Monday, March 19, 2018

Monday Morning Links

Miscellaneous material to start your week.

- Jim Stanford discusses what can be done to make international terms of trade serve the public, rather than merely offering multinational corporations control over all participants:
 Acknowledging that globalisation produces losers as well as winners, allows us to imagine policies to moderate the downsides of trade – and purposefully share the upsides. The next step is to make a crucial distinction between trade and “free trade”. The former is the pragmatic day-to-day flow of goods and services between countries. The latter is the set of specific, lopsided rules embodied in the plethora of trade and investment agreements enacted over the last generation.

These “free trade” rules often have very little to do with actual trade: describing tariff elimination, for example, usually takes up just a tiny part of the text of each trade deal. The rest is devoted to a raft of provisions securing and protecting the rights of private companies to do business anywhere they want, on predictable and favourable terms.

Proof of the dissonance between trade and “free trade” is provided by Australia’s lacklustre trade performance over the last two decades. Exports of actual goods and services constitute a smaller share of total GDP today, than at the turn of the century. Sure, the volume of resource exports has surged – not surprisingly, since that’s what our trading partners wanted. But resource prices have been shaky, and meanwhile our other value-added exports flagged badly. If the goal of all the free trade agreements signed since then (a dozen) was to boost Australia’s exports, they failed miserably. But of course, that wasn’t the goal: the deals were actually intended to cement a business-friendly policy environment, even in sectors that have nothing to do with international trade.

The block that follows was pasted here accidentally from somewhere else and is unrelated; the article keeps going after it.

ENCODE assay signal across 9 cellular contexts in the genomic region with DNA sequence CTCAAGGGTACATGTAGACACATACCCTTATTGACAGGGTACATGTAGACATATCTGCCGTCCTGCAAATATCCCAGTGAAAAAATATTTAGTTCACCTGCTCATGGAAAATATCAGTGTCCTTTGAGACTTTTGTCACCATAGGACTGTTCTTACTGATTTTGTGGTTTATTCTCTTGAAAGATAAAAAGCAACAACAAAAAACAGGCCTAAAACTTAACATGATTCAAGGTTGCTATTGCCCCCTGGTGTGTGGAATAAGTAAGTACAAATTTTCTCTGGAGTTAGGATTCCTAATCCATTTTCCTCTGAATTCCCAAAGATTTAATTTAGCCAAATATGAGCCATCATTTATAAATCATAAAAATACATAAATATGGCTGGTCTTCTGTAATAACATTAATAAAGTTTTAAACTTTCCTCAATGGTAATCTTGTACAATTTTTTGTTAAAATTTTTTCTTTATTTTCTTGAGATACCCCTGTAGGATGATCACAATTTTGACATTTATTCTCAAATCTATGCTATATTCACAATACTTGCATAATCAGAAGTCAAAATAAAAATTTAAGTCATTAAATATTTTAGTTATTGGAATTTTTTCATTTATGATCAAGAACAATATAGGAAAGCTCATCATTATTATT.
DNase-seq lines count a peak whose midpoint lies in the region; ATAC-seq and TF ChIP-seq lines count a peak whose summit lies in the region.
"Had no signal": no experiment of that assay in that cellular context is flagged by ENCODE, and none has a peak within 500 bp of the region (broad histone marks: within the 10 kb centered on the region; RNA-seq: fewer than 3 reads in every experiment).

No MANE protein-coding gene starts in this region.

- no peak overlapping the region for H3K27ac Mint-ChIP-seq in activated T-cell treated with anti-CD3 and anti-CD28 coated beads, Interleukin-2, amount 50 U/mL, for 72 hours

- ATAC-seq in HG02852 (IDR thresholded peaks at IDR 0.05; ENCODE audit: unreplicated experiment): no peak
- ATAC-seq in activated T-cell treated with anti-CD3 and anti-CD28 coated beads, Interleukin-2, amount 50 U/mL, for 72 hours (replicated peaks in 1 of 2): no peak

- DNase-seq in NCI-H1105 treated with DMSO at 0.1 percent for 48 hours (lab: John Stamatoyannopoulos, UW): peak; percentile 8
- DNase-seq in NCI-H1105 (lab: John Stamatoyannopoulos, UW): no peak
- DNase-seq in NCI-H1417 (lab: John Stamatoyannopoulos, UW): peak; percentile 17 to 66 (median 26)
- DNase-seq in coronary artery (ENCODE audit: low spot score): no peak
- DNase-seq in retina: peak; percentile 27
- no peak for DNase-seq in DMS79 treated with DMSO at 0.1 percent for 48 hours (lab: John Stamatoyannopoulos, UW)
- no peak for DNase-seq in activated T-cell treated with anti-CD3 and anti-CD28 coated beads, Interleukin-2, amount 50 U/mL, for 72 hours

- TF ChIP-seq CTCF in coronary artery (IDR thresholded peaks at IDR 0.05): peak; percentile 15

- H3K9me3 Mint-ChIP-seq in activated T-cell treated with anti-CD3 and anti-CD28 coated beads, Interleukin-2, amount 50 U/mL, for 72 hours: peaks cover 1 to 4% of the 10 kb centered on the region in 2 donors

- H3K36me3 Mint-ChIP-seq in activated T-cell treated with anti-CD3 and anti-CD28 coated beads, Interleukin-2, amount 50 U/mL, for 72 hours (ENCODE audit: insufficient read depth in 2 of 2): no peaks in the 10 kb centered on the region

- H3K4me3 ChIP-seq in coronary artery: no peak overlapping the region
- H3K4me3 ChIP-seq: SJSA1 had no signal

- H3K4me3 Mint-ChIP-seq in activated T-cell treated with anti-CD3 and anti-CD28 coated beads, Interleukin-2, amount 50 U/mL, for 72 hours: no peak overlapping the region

Progressives can endorse mutually beneficial international trade, and even international flows of direct investment, without accepting the lopsided, business-dominated vision of “free trade” agreements. In fact, a progressive approach to managing globalisation would actually boost real trade more effectively: by supporting purchasing power on all sides, and avoiding the contractionary race-to-the-bottom unleashed by current free trade rules.
- And Tom Parkin comments on the need for Canada to use its own trade negotiations to improve labour standards and job prospects.

- Ryan Tute reports on the UK's parliamentary inquiry into P3 schemes which have resulted in both inflated costs and public services being put at risk.

- Jeff Spross points out how Toys R Us has been stripped bare by vulture capitalists, leaving tens of thousands of workers to pay the price for corporate greed.

- John Nichols writes that U.S. Democrats should follow the example of Conor Lamb's successful run for Congress in proudly and unapologetically advocating for the importance of unions. And Greg Jericho approves of Australian Labor's plan to eliminate boutique tax credits which primarily benefit the wealthy from their existing tax system.

- Finally, Murray Mandryk discusses the importance of apologizing for the Sixties Scoop as just one part of a desperately-needed effort toward reconciliation which will necessarily include challenging the racist attitudes the Saskatchewan Party has regularly fomented. And Kendall Latimer notes that the word "reconciliation" itself may be inaccurate in implying thre's some past state worth restoring.

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